Tiny, nanostructured glass disks could create data archives that outlive the human race.
These ‘eternal’ storage systems, developed by scientists at the University of Southampton, harness five-dimensional digital data that could survive for billions of years.
Dubbed the ‘Superman memory crystal,’ the technique has already recorded major historical documents like the Magna Carta and the Universal Declaration of Human Rights, using lasers to etch 5-D data into the glass.
Each ‘memory crystal’ has 360 TB/disc data capacity, and thermal stability up to 1,000 degrees Celsius.
At 190 degrees, the storage systems can survive 13.8 billion years.
And, if stored at room temperature, these disks are essentially immortal.
Researchers from the University’s Optoelectronics Research Centre use femtosecond – ultrafast – laser writing to produce the recordings.
The laser gives off short, intense pulses of light, inscribing information onto three layers of nanostructured dots.
Each of these layers is separated by five micrometres.
The ‘Superman memory crystal,’ as scientists are calling it, uses self-assembling nanostructures, which alter the path of light traveling through the glass.
This changes the polarization of light, so it can then be read using an optical microscope and a polarizer.
The ‘crystals’ then reveal information in five dimensions – size, orientation, and the three dimensional position of the nanostructures.
Scientists first used this technique experimentally in 2013, to demonstrate the recording of a 300kb text file.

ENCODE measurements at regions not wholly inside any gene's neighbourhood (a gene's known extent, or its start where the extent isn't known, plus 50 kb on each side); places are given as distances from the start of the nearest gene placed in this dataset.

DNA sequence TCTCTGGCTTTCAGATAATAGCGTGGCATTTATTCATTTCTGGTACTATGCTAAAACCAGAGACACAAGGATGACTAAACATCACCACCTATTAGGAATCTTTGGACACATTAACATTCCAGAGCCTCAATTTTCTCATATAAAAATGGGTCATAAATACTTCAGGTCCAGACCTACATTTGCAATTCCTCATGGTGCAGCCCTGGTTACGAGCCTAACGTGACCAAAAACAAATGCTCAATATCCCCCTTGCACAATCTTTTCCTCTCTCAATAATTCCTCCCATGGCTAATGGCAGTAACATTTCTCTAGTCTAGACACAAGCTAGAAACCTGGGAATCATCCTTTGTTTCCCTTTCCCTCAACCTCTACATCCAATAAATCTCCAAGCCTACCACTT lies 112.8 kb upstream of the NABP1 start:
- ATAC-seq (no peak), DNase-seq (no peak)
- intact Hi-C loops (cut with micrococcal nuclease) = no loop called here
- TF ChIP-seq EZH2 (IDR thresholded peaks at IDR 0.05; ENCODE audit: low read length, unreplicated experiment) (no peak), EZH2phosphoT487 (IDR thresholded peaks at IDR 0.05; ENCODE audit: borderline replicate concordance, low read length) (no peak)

Now, they’ve used it to record historical documents including Newton’s Opticks and King James Bible, along with the Magna Carta and the Universal Declaration of Human Rights (UDHR).
As the technique is both safe and portable, scientists say it could be used to preserve the records of major organizations.
This would allow for the ‘eternal’ storage of national archives, museums and library records, among many others.
With an estimate survivability of billions of years, and a ‘virtually unlimited’ lifespan when stored at room temperature, the ‘Superman memory crystals,’ could hold record of human history – even beyond the survival of humankind.
Researchers say it could reveal the ‘last evidence’ of our civilizations for future societies.
‘It is thrilling to think that we have created the technology to preserve documents and information and store it in space for future generations,’ says Professor Peter Kazansky, from the ORC.
‘This technology can secure the last evidence of our civilization: all we’ve learnt will not be forgotten.’
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